Sure you need to consider the weather, the humidity and heat is immense. It is harder for those of us from colder climates but if you can adapt it isn’t the end of the world. Most of us Londoners moan about the weather, it’s too cold or wet and people get miserable. Many people want sunshine and some heat and then it gets past twenty five degrees and it’s too hot! Makes me laugh how much the weather can impact on someone’s day. I would rather the cold, if I had the choice, but I have been to some beautiful cities in the heat and survived just fine. I’m not a fan of mosquitos, I don’t think anyone is, it would be great not to be eaten alive but again you get used to this. I have a great appreciation for fans, air-conditioning and cold beers.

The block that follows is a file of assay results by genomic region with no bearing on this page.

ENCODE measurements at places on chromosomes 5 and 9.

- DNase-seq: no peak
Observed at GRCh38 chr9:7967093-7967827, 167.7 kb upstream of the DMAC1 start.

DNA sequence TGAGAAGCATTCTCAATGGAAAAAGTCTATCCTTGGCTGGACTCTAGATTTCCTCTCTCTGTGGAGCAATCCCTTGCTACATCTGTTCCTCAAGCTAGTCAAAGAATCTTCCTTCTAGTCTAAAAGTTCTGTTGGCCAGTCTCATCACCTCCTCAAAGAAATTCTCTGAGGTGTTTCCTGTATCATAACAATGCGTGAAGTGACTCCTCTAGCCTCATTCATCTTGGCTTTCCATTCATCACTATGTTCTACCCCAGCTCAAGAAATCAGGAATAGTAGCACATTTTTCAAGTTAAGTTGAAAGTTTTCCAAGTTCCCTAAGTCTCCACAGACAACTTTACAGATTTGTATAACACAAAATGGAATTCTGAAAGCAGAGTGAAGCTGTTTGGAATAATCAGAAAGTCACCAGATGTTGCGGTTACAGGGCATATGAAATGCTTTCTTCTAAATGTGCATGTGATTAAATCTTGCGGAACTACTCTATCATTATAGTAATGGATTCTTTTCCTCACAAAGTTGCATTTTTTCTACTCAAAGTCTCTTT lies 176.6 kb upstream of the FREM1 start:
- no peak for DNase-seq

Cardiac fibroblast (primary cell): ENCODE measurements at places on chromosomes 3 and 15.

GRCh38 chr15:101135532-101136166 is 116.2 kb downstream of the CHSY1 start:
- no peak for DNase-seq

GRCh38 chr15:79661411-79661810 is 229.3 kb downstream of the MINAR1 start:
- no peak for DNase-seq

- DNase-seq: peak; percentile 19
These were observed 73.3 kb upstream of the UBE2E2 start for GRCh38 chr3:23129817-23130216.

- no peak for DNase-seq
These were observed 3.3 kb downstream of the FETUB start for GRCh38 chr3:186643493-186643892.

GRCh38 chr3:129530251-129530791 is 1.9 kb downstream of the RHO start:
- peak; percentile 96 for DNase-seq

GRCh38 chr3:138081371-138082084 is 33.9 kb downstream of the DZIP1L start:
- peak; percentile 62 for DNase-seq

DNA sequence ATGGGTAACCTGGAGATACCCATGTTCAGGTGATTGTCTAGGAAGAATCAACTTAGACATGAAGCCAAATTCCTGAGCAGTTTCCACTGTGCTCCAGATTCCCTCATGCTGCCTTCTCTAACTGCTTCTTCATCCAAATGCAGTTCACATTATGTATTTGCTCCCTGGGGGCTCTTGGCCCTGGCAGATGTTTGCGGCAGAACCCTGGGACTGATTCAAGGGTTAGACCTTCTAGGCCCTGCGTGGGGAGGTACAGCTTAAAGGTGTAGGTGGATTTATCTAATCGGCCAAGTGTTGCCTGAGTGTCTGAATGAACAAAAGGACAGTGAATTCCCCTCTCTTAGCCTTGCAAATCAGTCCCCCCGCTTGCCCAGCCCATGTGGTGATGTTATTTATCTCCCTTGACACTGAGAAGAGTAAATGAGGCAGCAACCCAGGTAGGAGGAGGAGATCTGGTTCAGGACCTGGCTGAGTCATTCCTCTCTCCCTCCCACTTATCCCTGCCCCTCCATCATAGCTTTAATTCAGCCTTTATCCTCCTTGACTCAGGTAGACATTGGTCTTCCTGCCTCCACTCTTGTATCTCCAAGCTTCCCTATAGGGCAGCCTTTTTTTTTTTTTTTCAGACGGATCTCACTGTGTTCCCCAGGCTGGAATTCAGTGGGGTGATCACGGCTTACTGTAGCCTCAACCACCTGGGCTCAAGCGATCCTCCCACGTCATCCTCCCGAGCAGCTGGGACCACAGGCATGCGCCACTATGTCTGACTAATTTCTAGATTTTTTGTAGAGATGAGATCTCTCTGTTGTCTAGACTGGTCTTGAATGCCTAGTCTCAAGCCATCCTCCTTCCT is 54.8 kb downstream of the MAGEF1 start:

I met a very cool Brazilian girl while in Cairns. She has been here for over a year studying in Melbourne. She is due to travel around South East Asia for two months with her sister before going back home. We hit a jazz bar and shared stories over a beer. We talked about relationships, long distance relationships, our parents and their take on us travelling and living aboard. She is only 21 and so has plenty of time to figure out what she wants to do in life. Sometimes not knowing is great because you can try out many different things. As Elizabeth Gilbert said, sometimes not having a passion can lead us to a more fulfilling life. She used the example of a hummingbird pollinating different flowers while searching for its passion. We as people try and go from one field to the next, spreading our love and positive energy before finding and embracing what our passion is. I didn’t know what I wanted or where I was headed in life but I managed to figure it with time. I have many passions but at the heart, I want to make a different, I want to support others around me and help others make the most of their life. What’s your passion?